By Spider Robinson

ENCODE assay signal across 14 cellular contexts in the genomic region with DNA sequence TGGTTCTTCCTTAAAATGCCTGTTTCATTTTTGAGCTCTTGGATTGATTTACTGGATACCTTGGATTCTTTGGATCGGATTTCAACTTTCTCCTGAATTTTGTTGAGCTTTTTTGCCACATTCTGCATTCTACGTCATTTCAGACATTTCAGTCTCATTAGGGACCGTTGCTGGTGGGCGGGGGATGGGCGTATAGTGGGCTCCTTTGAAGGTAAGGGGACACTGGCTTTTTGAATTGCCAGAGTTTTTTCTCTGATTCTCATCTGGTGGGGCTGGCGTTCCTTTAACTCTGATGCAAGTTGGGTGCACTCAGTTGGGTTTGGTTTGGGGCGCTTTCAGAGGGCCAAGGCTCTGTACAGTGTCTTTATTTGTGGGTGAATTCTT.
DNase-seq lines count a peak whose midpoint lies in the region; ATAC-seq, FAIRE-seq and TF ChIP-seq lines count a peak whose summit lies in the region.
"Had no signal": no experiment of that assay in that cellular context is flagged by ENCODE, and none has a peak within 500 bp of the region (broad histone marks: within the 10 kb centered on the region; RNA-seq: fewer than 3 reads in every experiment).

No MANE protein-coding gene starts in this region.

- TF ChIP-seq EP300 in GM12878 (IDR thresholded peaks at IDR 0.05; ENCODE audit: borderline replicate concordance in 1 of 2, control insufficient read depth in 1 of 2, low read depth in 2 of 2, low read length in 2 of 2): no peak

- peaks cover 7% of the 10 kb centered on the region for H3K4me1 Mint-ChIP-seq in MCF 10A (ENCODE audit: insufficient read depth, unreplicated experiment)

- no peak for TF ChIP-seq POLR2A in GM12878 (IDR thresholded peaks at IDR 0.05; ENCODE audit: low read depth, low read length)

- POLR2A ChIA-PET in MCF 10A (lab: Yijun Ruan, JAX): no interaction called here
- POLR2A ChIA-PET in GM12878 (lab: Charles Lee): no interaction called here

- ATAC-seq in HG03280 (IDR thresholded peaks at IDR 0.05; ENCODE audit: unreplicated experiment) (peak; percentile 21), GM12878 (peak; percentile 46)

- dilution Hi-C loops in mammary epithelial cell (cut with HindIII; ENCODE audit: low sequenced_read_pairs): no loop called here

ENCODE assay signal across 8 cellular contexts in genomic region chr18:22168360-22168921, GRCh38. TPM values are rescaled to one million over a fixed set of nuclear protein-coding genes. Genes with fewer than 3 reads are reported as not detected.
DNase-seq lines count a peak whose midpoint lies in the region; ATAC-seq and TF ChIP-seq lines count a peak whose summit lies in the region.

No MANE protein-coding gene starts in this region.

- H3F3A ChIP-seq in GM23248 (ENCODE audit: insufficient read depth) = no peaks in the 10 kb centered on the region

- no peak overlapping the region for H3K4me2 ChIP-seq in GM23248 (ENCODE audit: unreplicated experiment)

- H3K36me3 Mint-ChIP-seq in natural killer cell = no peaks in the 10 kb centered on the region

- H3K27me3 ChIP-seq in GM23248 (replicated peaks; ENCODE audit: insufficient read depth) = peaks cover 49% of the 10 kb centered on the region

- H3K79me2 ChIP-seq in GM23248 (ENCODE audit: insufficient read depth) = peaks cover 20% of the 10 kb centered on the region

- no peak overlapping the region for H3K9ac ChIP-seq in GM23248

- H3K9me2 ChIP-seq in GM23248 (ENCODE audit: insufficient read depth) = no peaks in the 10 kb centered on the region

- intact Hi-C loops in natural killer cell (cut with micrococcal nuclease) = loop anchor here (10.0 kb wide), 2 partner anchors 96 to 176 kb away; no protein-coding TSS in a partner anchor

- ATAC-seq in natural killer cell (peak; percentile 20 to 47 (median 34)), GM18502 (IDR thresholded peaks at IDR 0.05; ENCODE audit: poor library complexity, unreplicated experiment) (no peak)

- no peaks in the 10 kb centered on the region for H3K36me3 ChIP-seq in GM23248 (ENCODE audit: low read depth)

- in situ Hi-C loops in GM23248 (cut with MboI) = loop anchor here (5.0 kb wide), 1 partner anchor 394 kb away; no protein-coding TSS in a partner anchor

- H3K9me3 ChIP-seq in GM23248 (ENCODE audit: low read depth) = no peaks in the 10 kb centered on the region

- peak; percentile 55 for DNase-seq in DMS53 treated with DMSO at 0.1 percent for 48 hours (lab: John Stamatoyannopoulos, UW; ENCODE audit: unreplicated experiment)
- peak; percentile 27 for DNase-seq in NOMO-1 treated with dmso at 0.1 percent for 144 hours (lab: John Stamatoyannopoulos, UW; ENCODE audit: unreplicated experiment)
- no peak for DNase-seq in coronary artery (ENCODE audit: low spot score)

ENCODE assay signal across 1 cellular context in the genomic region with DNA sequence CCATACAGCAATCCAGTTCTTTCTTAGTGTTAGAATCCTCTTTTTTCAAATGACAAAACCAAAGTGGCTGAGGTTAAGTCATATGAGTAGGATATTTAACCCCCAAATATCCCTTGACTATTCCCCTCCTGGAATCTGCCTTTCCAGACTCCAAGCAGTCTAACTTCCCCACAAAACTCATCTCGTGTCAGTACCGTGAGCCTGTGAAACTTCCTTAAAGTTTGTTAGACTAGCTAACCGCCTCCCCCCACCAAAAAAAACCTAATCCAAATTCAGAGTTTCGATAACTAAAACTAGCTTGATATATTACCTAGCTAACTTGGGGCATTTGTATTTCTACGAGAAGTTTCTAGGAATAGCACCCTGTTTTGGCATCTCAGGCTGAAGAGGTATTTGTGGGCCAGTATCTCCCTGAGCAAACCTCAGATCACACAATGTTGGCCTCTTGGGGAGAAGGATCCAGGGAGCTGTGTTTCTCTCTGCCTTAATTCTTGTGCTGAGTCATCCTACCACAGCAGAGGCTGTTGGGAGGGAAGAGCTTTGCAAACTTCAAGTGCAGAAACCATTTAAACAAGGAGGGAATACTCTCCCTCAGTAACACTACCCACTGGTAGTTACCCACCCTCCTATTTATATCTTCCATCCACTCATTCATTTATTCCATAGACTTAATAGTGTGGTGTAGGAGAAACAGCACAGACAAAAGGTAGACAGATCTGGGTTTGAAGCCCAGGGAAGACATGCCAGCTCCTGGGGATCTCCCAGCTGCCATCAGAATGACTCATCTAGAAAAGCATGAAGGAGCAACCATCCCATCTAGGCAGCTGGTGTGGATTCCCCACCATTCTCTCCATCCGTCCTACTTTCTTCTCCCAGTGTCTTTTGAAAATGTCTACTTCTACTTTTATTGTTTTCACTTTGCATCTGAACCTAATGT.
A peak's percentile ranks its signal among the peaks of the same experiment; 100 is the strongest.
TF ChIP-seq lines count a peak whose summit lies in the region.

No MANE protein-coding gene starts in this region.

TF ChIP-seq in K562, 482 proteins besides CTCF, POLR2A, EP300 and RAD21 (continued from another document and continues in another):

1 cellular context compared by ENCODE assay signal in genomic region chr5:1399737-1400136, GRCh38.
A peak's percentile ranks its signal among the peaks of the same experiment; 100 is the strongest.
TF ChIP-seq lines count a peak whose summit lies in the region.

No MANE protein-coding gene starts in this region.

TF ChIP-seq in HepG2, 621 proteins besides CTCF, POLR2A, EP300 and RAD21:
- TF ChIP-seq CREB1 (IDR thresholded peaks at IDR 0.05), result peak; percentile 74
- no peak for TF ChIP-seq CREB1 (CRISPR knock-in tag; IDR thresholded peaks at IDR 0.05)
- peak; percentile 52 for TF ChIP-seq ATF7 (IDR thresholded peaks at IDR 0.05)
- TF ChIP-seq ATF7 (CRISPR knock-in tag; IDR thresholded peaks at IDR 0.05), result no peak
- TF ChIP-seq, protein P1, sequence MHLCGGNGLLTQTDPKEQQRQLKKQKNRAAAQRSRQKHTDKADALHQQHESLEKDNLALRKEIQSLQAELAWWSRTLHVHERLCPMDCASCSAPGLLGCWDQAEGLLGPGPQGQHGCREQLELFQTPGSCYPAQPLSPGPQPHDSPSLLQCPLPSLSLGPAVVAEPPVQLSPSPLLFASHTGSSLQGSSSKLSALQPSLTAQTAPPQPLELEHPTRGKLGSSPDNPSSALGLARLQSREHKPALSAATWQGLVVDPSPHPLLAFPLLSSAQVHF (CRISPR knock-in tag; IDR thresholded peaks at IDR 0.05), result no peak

The discreet little bar that Jake Stonebender confirmed a number of blocks lower than Duval road was once named easily where. There, quickly Eddie Costigan discovered to curse again at parrots as he performed the home piano; the Reverend Tom Hauptman realized to have a tendency bar bare-chested (without blushing), Long-Drink McGonnigle chanced on the margarita and a number of other se?oritas, and all of the different regulars settled into cozy subtropical niches in their personal. not anyone even spotted them store the universe.Over time, the twice-transplanted consumers of Callahan’s position attracted a suite of neighborhood zanies so quintessentially Key West pixilated that they made the recent York originals look, good, virtually general. The elfin little Key deer, for instance—with a stevedore’s mouth; or the merman with eczema; or Robert Heinlein’s teleporting cat.For ten gradual, merry years, existence used to be solid. The sunlight shone, the espresso dripped, the breeze blew simply strongly sufficient to deplete the scent of the puns, and little supergenius Erin grew to the verge of early life. Then catastrophe struck. throughout the gate one sunny day got here a malevolent, moronic, mastodon of a Mafioso named Tony Donuts Jr., or Little Nuts (don’t ask). He’d determined to resurrect the vintage safeguard racket in Key West—and wager which tavern he picked to hit first? Then, because of very bad accessorizing (she selected the incorrect belt—and no, we’re unlikely to provide an explanation for that one), Jake’s spouse, Zoey, unexpectedly stumbled on herself in a spot with out gentle, no warmth, and no air. And no approach domestic. The pressing query used to be where—precisely where—but that became out to be an issue so complicated that even the full gang, outfitted with teleportation, time shuttle, and telepathic syntony (you can glance it up) will not be in a position to crack it in time.And whereas all this was once happening, demise himself walked into where. yet this time he wouldn't depart by myself. . . .